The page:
C-suite roles critical to cybersecurity

Security success depends in part on knowing who to seek out for help. Some of those relationships are obvious. The CIO might already have a good relationship with the CISO. Hopefully, that's the case because both the CIO and CISO roles are essential for building an effective security program.

The CTO and the chief risk officer (CRO) already play critical roles for security success, due to their technical, legal and compliance expertise. All the CIOs that I have worked with have strong relationships with both the CTO and CRO. But there's more.

3 overlooked C-suite roles the cybersecurity team needs

Looking beyond the relationships that help lower risk, a CIO might wonder who else to partner with to help strengthen the business's security. I found three specific overlooked roles that could help a CIO's security plan, after studying relationship dynamics and reviewing well-run security programs.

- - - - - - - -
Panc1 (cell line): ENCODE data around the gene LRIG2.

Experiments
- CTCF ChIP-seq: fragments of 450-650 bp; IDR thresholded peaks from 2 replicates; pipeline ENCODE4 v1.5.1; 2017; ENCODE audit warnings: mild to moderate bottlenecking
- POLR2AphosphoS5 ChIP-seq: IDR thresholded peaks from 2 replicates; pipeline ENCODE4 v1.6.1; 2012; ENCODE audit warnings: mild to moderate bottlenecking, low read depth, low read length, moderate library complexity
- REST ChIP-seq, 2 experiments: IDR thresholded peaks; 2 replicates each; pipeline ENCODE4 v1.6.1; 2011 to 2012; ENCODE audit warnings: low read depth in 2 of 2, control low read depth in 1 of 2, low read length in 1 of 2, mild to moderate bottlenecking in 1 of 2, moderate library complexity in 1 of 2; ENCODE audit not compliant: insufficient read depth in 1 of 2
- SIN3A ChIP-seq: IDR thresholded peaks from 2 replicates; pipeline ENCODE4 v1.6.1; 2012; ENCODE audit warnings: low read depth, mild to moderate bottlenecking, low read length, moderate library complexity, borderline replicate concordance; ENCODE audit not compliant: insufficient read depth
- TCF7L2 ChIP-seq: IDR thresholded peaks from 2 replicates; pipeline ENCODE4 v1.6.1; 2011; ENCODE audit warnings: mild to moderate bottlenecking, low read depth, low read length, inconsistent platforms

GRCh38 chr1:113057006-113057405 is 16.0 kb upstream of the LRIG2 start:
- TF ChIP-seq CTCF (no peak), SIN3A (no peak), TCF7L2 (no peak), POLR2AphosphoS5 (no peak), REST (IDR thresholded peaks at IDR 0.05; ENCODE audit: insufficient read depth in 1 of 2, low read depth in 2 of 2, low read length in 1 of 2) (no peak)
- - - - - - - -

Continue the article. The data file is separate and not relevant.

The three overlooked roles are the CEO, the chief HR officer (CHRO) and the CFO. Ongoing relations with these executives can transform an organization's security program.

1. The CEO, to be the chief cybersecurity partner

Partnering with the CEO is essential if a CIO wants to use technology to strengthen security and drive the business forward. As part of that relationship, the CIO needs to work with the CEO to answer the following questions:

How to build a cybersecurity culture.
  • How can the CEO and CIO enhance business security together?
  • How will the CIO use security as a competitive advantage through new or improved products and services?
  • What specific messaging does the CEO envision could get the most security buy-in from employees?
  • What's the best way for the CEO and CIO to promote the company's goals?

People listen when the CEO speaks. The key to fostering a security culture that involves everyone is to fully engage the CEO. A CEO is pivotal in communicating and encouraging worthwhile security measures throughout the organization. They can also help with avoiding any potential roadblocks.